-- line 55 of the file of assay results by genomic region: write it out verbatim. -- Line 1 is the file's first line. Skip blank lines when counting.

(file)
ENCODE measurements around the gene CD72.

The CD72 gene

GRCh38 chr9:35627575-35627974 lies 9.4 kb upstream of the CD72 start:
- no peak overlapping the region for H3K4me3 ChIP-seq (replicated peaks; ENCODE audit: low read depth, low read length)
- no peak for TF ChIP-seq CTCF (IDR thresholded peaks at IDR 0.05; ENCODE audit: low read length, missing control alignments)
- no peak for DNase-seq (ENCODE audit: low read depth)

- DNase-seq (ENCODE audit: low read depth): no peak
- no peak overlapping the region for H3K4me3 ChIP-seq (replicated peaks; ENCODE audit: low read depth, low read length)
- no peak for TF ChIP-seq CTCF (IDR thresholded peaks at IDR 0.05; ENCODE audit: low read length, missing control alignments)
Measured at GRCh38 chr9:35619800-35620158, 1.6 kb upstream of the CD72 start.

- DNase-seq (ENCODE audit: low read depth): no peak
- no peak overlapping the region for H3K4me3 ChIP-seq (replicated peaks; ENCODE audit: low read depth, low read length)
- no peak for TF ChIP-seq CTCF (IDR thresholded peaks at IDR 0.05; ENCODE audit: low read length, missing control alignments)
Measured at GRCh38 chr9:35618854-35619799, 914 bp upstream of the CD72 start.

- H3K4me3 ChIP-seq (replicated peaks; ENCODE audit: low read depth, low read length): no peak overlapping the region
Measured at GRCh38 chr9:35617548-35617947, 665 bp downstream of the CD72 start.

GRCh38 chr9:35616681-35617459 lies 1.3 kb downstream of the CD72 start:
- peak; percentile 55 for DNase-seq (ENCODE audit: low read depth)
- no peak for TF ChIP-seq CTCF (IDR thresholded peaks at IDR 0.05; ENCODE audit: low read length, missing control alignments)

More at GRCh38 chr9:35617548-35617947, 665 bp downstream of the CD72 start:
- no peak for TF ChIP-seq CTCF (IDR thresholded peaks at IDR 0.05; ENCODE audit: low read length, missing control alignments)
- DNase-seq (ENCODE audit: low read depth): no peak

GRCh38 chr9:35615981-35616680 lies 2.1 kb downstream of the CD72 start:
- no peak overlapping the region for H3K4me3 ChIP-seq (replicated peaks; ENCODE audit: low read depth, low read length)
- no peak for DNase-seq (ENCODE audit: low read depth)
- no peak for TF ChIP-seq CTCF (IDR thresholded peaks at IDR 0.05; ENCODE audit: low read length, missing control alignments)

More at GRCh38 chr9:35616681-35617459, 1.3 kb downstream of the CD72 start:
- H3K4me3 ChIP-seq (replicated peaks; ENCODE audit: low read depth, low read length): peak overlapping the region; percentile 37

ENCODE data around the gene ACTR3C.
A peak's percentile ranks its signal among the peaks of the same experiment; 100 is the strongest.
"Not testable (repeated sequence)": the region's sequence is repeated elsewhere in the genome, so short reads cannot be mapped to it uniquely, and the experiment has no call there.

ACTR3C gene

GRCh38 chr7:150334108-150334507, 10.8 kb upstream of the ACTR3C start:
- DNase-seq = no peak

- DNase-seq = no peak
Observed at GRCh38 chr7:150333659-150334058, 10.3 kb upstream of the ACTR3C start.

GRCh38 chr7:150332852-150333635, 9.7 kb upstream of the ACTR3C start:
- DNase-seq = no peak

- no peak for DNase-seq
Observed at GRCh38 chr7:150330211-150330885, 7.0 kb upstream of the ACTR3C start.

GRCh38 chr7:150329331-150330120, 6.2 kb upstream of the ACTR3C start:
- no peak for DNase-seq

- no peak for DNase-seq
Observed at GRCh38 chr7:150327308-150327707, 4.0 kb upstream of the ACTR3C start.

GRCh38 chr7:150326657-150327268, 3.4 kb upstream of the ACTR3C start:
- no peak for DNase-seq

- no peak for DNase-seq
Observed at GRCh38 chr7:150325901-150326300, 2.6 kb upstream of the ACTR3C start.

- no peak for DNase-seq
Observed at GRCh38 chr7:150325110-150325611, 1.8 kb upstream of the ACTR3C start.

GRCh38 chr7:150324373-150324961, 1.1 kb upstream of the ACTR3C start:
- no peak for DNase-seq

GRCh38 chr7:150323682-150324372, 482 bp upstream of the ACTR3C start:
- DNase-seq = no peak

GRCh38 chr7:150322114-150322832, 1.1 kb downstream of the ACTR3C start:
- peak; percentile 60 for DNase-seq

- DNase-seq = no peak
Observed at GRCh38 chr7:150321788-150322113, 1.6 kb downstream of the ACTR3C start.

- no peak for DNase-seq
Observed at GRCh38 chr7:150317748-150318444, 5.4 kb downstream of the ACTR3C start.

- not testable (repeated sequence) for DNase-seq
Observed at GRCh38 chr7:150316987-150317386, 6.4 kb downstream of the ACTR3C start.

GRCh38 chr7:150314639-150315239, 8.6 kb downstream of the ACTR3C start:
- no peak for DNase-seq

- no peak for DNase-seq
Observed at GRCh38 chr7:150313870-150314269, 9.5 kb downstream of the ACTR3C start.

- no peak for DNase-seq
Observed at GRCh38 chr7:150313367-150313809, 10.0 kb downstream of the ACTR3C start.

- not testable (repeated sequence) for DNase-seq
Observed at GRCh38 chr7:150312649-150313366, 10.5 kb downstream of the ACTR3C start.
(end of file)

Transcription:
GRCh38 chr7:150322114-150322832, 1.1 kb downstream of the ACTR3C start: